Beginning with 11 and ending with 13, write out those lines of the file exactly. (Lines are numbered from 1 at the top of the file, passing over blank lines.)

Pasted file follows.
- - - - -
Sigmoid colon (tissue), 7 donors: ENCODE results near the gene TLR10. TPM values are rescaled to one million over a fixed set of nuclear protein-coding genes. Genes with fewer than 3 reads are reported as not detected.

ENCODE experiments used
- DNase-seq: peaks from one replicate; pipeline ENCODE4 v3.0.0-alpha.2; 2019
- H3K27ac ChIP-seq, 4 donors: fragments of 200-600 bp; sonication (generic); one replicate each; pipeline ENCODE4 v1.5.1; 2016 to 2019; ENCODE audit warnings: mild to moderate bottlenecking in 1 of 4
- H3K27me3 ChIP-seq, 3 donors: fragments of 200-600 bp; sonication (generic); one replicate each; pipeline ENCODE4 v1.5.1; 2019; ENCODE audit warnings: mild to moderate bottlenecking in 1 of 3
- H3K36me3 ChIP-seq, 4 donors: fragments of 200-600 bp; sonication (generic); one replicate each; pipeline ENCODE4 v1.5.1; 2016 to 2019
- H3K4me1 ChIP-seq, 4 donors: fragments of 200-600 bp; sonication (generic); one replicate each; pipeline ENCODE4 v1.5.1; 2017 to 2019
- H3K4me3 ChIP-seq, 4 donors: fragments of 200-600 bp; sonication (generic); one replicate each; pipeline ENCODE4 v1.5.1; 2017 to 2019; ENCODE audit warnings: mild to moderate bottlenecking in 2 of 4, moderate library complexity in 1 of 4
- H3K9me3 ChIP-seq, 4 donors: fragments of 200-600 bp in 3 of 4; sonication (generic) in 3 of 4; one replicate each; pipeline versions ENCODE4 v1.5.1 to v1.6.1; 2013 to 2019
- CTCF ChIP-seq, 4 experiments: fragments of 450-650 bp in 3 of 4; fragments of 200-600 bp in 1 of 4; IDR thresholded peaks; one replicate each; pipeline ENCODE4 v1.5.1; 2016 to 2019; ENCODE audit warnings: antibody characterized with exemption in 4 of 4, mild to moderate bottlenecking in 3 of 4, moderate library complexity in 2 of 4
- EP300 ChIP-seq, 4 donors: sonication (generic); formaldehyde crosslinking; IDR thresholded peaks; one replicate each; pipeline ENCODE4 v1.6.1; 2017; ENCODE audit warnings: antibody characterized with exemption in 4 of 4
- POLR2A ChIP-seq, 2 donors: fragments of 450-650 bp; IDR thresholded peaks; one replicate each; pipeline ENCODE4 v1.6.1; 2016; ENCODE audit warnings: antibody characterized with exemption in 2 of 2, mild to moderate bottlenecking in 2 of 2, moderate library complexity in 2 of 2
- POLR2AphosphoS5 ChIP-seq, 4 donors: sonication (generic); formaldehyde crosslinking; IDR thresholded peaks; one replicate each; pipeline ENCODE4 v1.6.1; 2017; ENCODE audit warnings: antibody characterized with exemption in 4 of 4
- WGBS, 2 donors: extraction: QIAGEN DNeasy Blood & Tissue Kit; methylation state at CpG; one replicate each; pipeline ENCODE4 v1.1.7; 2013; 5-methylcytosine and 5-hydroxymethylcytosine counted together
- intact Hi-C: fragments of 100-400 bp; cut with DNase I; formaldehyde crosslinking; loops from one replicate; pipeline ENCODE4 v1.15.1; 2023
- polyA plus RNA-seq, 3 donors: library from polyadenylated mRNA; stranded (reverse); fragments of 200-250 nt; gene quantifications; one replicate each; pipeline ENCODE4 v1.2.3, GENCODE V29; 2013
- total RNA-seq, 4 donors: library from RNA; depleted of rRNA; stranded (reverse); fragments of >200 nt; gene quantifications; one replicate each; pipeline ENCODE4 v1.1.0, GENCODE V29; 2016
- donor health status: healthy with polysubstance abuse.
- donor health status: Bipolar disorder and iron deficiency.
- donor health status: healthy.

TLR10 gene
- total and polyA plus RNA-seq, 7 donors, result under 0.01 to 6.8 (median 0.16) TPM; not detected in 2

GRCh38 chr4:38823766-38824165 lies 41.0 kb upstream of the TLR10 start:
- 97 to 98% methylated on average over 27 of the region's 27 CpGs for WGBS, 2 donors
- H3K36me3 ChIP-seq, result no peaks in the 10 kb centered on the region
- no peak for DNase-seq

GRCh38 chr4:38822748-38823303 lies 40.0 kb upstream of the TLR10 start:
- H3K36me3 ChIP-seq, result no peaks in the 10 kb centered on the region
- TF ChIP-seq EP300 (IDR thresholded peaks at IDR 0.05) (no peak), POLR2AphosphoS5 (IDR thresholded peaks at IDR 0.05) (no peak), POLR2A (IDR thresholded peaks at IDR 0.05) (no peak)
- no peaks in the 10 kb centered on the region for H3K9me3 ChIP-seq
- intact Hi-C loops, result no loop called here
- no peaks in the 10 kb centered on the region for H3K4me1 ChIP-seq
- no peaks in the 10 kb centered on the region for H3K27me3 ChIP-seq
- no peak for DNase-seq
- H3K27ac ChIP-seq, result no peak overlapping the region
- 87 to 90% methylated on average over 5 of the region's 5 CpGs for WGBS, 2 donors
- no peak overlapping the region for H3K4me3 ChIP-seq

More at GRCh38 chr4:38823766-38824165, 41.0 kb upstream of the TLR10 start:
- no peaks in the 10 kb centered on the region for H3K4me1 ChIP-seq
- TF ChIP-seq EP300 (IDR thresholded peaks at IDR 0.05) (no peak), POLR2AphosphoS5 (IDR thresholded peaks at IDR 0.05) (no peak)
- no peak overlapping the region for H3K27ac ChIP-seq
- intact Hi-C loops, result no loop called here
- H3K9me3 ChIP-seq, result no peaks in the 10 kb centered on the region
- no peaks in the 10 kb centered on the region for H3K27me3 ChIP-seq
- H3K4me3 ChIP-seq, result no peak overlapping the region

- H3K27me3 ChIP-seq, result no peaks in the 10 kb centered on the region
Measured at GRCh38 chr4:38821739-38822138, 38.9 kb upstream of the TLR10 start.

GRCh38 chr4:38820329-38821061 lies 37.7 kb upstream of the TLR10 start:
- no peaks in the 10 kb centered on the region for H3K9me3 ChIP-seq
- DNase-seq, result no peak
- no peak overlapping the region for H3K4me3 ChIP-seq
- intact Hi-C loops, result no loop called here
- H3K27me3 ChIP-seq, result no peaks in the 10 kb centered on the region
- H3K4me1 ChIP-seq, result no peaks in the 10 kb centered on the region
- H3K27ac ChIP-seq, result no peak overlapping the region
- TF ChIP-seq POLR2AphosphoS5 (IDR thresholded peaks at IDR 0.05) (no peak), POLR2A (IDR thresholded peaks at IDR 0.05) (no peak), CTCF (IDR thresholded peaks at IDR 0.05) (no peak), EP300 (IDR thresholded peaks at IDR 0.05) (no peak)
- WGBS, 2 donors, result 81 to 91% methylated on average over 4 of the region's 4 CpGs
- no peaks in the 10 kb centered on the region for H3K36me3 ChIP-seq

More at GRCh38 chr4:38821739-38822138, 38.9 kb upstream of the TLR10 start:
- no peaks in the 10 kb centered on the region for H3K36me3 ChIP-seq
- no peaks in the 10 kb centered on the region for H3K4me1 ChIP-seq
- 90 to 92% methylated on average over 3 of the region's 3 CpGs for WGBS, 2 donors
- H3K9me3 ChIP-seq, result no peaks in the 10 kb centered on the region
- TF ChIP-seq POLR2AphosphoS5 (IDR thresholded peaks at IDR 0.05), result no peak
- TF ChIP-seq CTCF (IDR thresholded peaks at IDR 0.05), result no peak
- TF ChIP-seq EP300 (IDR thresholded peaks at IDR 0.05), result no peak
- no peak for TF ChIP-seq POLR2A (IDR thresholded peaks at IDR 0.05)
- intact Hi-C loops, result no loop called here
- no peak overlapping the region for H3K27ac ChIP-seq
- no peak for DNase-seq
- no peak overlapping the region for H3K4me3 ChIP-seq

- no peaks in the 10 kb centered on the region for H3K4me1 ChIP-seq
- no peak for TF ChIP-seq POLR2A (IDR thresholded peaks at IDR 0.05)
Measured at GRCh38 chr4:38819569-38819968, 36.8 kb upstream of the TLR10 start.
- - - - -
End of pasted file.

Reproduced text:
- EP300 ChIP-seq, 4 donors: sonication (generic); formaldehyde crosslinking; IDR thresholded peaks; one replicate each; pipeline ENCODE4 v1.6.1; 2017; ENCODE audit warnings: antibody characterized with exemption in 4 of 4
- POLR2A ChIP-seq, 2 donors: fragments of 450-650 bp; IDR thresholded peaks; one replicate each; pipeline ENCODE4 v1.6.1; 2016; ENCODE audit warnings: antibody characterized with exemption in 2 of 2, mild to moderate bottlenecking in 2 of 2, moderate library complexity in 2 of 2
- POLR2AphosphoS5 ChIP-seq, 4 donors: sonication (generic); formaldehyde crosslinking; IDR thresholded peaks; one replicate each; pipeline ENCODE4 v1.6.1; 2017; ENCODE audit warnings: antibody characterized with exemption in 4 of 4